Shahjani Siksha Kendra (SSK) has been working with adolescent girls since 2015 on the issues of early marriage, low enrollment of girls and their early drop-out form schools. They are working to provide them opportunities for stepping outside their homes, providing educational opportunities and enhancing their self-confidence. SSK organised a kishori sammelan on the 27th and 28th of November 2018. 190 adolescent girls from 50 villages of 3 blocks; Mehroni, Mandwara and Birdha of Lalitpur district attended the event. The event was also attended by some of their parents, Panchayat leaders and teachers. The aim of this event was to bring together girls that SSK is working with and girls associated with other like-minded organisations in a space where they share and discuss their experiences and challenges that they have faced in getting the education they want. The event was designed in such a manner that the plays, panel discussions and sessions were such that they speak the language of the girls, be entertaining while ensuring issue based discussions. At the same time aiming for increasing interaction among girls of various villages.
In the 2 day sammelan, all the girls were given 3 colored ribbons and were divided into three groups. This was done in such a manner that girls from the same group are in different groups so that they can interact with each other. During both the days, a play and panel discussion was conducted with the girls. The play was directed and performed by the girls. The panel discussions also had girls from different villages, their parents and teachers. Topics of the two panel discussions were early marriage and the struggle faced during their education. During panel discussion on early marriage one of the parents, Jyanti shared that she is a single mother and despite the opposition from her family and the community she sent her three girls to school. They have now completed their graduation. She urged the gathering that all the families should promote their daughter’s education.
Three parallel sessions were also conducted which were interactive and creative in nature to promote informal discussion on issues ranging from the girl’s dreams, to inspiring stories of girls, to issue of gender and work, to health, to some general knowledge quizzes. The unique aspect about this sammelan was that these sessions were made informal and games such as snakes and ladder and musical chairs were tweaked in a manner that it took the shape of an issue based discussion. Girls were asked to draw their dreams among others.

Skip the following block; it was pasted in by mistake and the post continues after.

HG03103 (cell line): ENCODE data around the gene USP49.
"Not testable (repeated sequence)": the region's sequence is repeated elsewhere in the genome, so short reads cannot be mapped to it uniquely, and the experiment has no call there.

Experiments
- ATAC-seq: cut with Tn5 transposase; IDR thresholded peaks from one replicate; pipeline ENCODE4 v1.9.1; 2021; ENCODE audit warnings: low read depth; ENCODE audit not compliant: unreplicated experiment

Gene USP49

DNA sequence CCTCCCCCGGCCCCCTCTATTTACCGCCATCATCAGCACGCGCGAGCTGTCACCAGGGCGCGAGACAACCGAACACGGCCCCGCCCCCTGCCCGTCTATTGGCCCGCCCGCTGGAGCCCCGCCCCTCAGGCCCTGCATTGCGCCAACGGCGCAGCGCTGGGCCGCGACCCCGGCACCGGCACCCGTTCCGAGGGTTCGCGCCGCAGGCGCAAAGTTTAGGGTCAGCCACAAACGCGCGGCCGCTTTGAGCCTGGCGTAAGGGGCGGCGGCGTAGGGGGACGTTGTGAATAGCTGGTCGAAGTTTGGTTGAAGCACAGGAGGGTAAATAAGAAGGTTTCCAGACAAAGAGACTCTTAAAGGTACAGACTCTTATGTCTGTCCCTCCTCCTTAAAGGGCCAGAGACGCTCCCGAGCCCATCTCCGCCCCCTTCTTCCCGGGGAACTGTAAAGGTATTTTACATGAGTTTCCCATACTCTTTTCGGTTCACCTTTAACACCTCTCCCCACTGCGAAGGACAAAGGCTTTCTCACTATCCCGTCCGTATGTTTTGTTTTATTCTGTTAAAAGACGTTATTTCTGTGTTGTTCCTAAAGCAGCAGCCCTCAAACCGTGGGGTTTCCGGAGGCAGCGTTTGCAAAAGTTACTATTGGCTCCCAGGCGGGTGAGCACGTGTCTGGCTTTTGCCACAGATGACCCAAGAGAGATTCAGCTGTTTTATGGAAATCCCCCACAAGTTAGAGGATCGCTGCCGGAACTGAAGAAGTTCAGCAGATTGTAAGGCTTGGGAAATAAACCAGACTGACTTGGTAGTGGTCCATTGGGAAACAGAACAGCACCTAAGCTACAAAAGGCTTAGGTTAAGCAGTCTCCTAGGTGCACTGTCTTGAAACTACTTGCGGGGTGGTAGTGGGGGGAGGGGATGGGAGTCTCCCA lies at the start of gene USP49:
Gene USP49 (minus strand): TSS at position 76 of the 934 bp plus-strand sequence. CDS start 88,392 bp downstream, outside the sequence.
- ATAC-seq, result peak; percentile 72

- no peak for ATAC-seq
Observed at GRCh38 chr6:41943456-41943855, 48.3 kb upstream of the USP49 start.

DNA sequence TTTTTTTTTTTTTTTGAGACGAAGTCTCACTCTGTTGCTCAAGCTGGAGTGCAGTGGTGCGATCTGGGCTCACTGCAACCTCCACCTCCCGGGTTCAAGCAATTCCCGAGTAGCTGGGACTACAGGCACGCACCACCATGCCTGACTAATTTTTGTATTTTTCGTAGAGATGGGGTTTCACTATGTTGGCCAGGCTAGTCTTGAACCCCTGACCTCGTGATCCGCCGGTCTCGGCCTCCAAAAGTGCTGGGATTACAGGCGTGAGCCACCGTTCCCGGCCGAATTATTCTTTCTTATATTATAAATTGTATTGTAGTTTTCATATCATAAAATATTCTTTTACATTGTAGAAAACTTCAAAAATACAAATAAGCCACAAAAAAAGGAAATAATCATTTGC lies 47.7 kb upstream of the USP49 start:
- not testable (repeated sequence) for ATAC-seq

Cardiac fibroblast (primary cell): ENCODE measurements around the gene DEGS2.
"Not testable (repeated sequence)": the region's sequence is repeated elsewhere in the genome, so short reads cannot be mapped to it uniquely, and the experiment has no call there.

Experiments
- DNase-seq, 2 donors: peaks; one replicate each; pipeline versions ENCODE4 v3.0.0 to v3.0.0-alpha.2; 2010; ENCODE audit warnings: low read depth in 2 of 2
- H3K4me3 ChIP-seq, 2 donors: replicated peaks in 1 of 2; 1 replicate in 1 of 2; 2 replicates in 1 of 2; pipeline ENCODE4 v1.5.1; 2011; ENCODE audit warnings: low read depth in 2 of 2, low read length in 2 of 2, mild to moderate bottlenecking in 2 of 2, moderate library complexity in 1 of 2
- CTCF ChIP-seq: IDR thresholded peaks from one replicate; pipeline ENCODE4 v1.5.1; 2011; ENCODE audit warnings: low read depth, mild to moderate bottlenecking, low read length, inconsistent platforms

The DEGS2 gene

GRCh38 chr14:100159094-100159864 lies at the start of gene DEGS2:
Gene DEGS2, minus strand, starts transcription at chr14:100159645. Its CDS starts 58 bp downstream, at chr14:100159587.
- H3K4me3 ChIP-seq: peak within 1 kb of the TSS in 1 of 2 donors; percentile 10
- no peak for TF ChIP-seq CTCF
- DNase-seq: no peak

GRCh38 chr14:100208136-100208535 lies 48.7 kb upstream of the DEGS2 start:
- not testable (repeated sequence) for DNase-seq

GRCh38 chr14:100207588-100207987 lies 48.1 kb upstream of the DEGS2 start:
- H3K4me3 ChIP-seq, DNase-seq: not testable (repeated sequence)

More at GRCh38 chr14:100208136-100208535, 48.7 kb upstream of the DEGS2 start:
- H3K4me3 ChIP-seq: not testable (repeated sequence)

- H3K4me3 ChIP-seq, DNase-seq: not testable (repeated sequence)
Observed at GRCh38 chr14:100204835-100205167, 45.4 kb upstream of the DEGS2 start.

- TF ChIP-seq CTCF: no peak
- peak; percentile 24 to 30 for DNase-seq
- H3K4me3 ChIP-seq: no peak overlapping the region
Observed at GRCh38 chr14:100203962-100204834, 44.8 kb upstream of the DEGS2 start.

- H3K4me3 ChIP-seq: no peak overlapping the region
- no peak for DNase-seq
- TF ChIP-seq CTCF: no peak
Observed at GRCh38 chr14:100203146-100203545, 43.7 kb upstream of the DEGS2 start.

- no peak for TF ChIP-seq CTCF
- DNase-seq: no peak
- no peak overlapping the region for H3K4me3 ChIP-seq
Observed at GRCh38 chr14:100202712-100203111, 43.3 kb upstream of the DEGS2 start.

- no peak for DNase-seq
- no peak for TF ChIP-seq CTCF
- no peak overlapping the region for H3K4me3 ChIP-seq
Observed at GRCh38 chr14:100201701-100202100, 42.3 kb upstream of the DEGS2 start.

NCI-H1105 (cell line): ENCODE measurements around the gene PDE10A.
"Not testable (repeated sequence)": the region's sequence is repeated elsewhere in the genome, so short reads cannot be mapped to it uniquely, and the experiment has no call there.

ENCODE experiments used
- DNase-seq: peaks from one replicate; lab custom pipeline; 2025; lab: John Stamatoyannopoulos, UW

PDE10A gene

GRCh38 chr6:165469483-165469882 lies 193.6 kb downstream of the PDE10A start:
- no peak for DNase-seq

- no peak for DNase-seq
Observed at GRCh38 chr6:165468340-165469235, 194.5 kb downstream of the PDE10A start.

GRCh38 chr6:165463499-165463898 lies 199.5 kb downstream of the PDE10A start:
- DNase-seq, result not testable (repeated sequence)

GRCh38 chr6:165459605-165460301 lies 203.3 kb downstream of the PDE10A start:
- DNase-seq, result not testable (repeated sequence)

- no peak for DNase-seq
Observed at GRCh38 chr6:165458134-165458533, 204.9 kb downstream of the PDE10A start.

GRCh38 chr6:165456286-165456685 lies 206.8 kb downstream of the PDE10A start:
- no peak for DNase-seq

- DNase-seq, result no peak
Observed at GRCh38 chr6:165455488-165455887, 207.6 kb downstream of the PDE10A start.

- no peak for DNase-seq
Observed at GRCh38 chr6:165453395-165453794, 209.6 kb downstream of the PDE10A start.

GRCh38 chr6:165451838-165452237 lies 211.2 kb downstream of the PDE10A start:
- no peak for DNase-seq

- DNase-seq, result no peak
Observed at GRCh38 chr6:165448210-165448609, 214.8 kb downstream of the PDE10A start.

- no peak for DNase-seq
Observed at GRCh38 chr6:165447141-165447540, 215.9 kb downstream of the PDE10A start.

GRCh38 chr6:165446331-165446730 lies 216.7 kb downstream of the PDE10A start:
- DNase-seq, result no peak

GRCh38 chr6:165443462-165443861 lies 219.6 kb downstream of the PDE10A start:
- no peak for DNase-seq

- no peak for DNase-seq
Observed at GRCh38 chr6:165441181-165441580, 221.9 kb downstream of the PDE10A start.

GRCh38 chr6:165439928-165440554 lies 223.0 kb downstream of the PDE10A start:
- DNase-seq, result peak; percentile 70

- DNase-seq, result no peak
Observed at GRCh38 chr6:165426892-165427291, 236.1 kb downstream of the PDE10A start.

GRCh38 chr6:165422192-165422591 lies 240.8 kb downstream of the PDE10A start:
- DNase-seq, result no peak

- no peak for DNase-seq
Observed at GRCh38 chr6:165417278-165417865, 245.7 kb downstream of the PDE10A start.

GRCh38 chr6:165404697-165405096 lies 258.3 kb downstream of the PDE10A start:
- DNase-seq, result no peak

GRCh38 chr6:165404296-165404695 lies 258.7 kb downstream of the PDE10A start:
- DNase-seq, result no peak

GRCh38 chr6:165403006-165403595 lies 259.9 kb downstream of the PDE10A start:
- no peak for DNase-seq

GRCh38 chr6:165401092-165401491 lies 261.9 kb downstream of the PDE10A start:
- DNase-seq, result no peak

In one such session, two videos were shown which showed success stories of girls in otherwise male dominated areas. Following this discussion was conducted with the girls. While discussing one of the sessions after showing the video of girls playing football in Jharkhand, the facilitators asked the girls to talk about the sports that they play and name some of their favorite sports. To this, some of the vocal girls suggested that their families don’t let them play games anymore with boys. To this, after some nudging from her teacher, a girl said that she has the support of her family and that she is a national level volleyball player. Similarly, in other group discussions, the girls suggested that their parents have supported them to drive tractors, which girls otherwise don’t do in their villages.
The result of this format was exciting and truly inspiring as organizers. The same girls who were hesitant to speak during the first sessions were all cramming to speak on the stage by the end of the sammelan. The girls were excited to participate in the discussions and the issues which could have otherwise overwhelmed them became a space for them to enjoy the discussions, participate in them and share their experiences. They shared their interesting experiences, expressed gratitude towards their family who is supporting their education and gave each other strength to continue their studies.